Monitoring Sea Ice

Records assembled by Vikings showing the number of weeks per year that ice occurred along the north coast of Iceland date back to A.D. 870, but a more complete record exists since 1600. More extensive written records of Arctic sea ice date back to the mid-1700s. The earliest of those records relate to Northern Hemisphere shipping lanes, but records from that period are sparse. Air temperature records dating back to the 1880s can serve as a stand-in (proxy) for Arctic sea ice, but such temperature records were initially collected at only 11 locations. Russia’s Arctic and Antarctic Research Institute has compiled ice charts dating back to 1933. Today, scientists studying Arctic sea ice trends can rely on a fairly comprehensive record dating back to 1953, using a combination of satellite records, shipping records, and ice charts from several countries.

Colored photograph of members of Peary's 1909 expedition crossing an open lead on Arctic sea ice.

Early records of sea ice cover come from explorers like Robert Peary, who attempted to reach the North Pole in 1909. But expeditions were sporadic and only surveyed their immediate environment, so their records are far from comprehensive. (Image courtesy Library of Congress Prints and Photographs Division.)

In the Antarctic, data prior to the satellite record are even more sparse. To try to extend the historical record of Southern Hemisphere sea ice extent further back in time, scientists have been investigating two types of proxies for sea ice extent. One is records kept by Antarctic whalers since the 1930s that document the location of all whales caught. Because whales tend to congregate near the sea ice edge to feed, their locations could be a proxy for the ice extent. A second possible proxy is the presence of a phytoplankton-derived organic compound in Antarctic ice cores. Since phytoplankton grow most abundantly along the edges of the ice pack, the concentration of this sulfur-containing organic compound has been proposed as an indicator of how far the ice edge extended from the continent. Currently, however, only the satellite record is considered sufficiently reliable for studying Antarctic sea ice trends.

Satellite Monitoring

Since 1979, satellites have provided a continuous, nearly complete record of Earth’s sea ice. The most valuable data sets come from satellite sensors that observe microwaves emitted by the ice surface because, unlike visible light, the microwave energy radiated by the sea ice surface passes through clouds and can be measured even at night. The continuous sea ice record began with the Nimbus-7 Scanning Multichannel Microwave Radiometer (October 1978-August 1987) and continued with the Defense Meteorological Satellite Program Special Sensor Microwave Imager (1987 to present). The Advanced Microwave Scanning Radiometer–for EOS on NASA’s Aqua satellite has been observing sea ice since 2002.

Graph of arctic sea ice anomalies from 1953 to 2008.

Reliable records of Arctic sea ice begin in 1953. Satellites provide a near-continuous record of sea ice beginning in 1979. Monthly (light blue) and annual (dark blue) sea ice anomalies vary from year to year. Scientists describe the range of variability with statistics (the number of standard deviations above or below the mean). Up until the 1970s, Arctic sea ice extent was relatively constant, but it has been decreasing since the 1980s. (Graph by Walt Meier, National Snow and Ice Data Center.)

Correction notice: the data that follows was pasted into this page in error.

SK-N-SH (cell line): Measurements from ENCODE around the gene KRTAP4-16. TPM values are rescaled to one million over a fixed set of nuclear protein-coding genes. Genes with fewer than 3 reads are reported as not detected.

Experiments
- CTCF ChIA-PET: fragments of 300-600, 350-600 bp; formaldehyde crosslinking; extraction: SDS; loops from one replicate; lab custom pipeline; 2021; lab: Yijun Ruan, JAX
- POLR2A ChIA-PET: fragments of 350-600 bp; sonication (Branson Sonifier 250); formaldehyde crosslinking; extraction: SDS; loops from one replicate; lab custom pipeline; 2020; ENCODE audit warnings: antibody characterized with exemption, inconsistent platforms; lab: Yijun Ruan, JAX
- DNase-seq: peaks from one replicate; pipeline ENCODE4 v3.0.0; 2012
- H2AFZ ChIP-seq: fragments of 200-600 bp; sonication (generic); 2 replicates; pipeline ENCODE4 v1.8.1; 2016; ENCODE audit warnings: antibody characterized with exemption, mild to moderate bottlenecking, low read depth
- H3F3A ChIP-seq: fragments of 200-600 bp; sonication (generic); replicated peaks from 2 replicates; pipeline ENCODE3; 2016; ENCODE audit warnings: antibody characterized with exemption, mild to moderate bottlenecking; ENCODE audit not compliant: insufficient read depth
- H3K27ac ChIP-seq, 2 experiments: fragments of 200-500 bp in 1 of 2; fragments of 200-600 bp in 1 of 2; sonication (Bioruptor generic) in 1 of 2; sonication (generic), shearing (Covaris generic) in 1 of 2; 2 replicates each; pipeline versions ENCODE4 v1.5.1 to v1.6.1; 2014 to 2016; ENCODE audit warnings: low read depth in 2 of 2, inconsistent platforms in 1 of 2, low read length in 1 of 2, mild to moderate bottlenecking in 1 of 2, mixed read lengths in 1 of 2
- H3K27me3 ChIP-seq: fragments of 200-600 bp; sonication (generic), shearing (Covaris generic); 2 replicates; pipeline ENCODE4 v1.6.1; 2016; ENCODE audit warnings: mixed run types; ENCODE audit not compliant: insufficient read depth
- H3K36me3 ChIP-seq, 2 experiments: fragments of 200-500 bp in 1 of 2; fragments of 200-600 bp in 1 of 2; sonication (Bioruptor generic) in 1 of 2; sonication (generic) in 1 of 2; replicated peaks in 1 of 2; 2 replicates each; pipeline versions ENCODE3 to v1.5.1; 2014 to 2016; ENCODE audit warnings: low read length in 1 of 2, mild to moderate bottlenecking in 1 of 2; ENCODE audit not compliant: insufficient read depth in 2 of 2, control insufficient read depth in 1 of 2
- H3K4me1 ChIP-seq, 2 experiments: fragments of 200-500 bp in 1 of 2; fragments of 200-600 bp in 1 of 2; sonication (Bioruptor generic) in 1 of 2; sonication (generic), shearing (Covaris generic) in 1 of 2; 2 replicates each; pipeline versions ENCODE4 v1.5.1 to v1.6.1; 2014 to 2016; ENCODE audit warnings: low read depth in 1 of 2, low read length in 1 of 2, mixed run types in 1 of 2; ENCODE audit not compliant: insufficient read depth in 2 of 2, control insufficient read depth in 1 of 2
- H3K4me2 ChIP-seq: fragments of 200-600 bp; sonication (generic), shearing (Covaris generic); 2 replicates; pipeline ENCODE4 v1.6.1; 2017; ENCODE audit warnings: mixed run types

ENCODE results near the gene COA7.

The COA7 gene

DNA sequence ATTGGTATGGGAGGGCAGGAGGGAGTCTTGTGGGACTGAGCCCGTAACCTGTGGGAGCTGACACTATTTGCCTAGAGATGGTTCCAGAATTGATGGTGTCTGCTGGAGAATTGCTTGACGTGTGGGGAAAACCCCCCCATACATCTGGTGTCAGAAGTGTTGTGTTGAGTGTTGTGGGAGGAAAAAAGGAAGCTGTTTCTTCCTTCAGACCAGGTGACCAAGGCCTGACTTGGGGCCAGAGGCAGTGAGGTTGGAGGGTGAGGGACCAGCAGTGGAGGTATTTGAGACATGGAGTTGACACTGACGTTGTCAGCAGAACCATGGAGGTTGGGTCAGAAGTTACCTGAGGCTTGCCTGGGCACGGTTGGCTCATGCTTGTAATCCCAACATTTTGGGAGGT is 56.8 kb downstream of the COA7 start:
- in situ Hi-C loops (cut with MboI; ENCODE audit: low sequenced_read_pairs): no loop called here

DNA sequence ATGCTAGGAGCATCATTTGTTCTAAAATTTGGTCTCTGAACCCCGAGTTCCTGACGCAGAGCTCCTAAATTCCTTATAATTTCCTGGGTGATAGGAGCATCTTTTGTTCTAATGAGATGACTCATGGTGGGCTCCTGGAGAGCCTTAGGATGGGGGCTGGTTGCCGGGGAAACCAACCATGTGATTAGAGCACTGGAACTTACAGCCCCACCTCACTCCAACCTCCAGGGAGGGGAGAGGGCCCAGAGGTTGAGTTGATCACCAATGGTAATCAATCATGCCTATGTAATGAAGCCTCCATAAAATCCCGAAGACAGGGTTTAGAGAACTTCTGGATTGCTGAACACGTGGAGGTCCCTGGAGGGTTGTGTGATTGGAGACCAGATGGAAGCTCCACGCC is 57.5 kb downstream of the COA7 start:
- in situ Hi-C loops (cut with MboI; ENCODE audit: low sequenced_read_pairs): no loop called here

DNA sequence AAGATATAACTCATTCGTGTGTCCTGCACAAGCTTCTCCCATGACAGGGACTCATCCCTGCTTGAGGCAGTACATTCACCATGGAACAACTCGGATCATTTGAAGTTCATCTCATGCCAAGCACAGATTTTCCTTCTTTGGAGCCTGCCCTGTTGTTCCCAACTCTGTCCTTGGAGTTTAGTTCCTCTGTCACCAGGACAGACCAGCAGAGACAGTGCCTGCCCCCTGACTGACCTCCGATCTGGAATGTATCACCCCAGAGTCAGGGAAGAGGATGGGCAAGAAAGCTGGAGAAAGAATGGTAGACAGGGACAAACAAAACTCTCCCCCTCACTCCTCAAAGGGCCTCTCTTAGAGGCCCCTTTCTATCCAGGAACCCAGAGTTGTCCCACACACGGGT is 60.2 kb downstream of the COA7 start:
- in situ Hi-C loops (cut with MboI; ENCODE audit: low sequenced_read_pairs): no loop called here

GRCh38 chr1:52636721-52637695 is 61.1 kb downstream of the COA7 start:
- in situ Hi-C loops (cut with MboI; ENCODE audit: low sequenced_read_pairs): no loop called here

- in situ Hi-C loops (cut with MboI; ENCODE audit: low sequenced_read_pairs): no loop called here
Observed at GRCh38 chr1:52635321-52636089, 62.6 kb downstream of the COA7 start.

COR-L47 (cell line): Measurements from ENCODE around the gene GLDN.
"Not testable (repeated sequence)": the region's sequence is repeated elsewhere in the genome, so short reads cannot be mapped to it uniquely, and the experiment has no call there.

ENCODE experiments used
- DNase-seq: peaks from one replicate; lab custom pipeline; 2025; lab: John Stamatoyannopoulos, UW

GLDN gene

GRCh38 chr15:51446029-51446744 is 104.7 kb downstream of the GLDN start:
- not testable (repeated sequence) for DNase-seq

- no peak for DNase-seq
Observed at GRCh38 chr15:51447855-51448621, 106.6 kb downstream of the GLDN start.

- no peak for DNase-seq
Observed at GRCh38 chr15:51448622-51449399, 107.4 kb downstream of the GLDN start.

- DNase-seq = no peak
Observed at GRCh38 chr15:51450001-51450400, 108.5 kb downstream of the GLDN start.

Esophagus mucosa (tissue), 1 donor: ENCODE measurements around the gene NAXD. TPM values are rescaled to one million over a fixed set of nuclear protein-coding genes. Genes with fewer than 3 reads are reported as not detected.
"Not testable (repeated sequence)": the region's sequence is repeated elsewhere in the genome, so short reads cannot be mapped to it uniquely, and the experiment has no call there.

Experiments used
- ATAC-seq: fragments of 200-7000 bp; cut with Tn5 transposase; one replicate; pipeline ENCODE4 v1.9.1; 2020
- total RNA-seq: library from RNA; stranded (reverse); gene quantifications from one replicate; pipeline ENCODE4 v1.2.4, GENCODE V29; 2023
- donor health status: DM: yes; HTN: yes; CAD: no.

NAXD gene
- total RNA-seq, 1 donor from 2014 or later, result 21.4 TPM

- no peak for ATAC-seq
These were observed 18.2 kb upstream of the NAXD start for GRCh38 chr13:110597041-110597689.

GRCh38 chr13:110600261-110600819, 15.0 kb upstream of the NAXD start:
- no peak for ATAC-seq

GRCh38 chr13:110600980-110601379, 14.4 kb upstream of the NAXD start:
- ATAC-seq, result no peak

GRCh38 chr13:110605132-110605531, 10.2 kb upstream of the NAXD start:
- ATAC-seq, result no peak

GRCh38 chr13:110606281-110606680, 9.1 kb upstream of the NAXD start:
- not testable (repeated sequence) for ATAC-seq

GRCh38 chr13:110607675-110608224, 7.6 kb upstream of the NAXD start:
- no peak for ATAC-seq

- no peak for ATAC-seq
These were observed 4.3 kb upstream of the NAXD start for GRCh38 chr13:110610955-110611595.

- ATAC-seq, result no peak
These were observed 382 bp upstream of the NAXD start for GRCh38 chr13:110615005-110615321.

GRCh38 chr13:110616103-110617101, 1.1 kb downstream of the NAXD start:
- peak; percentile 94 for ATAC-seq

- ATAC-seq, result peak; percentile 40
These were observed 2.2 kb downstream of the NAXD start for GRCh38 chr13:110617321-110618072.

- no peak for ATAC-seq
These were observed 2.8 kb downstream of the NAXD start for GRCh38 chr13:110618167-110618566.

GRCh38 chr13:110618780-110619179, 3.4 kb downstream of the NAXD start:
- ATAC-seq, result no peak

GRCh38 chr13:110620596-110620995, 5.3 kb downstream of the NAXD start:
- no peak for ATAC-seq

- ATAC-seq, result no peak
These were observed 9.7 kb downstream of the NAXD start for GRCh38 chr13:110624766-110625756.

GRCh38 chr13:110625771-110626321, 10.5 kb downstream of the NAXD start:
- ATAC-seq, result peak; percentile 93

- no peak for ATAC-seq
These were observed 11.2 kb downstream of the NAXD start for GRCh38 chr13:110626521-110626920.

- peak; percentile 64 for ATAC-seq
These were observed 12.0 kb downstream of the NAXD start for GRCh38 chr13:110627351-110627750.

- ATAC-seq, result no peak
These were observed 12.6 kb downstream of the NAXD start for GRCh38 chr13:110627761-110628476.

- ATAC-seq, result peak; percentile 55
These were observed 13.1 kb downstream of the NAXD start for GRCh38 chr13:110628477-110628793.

Ice Area Versus Ice Extent

Satellite images of sea ice are made from observations of microwave energy radiated from the Earth’s surface. Because ocean water emits microwaves differently than sea ice, ice “looks” different to the satellite sensor. The observations are processed into digital picture elements, or pixels. Each pixel represents a square surface area on Earth, often 25 kilometers by 25 kilometers. Scientists estimate the amount of sea ice in each pixel.

There are two ways to express the total polar ice cover: ice area and ice extent. To estimate ice area, scientists calculate the percentage of sea ice in each pixel, multiply by the pixel area, and total the amounts. To estimate ice extent, scientists set a threshold percentage, and count every pixel meeting or exceeding that threshold as “ice-covered.” The National Snow and Ice Data Center, one of NASA’s Distributed Active Archive Centers, monitors sea ice extent using a threshold of 15 percent.




Example of the 25km per pixel coverage of sea ice monitoring satellites.
Satellites measure sea ice concentration on a coarse grid of pixels as large as 25 by 25 kilometers. This image illustrates the area covered by each pixel of the low-resolution microwave instruments used to measure sea ice, superimposed on a higher-resolution color satellite image. Sea ice concentration is the percentage of each pixel that is covered by ice. Sea ice extent is calculated by adding up the area of all the pixels with an ice concentration of at least 15 percent. (NASA image by Robert Simmon, based on MODIS data.)

The threshold–based approach may seem less accurate, but it has the advantage of being more consistent. When scientists are analyzing satellite data, it is easier to say whether there is or isn’t at least 15 percent ice cover in a pixel than it is to say, for example, whether the ice cover is 70 percent or 75 percent. By reducing the uncertainty in the amount of ice, scientists can be more certain that changes in sea ice cover over time are real.

Sea Ice

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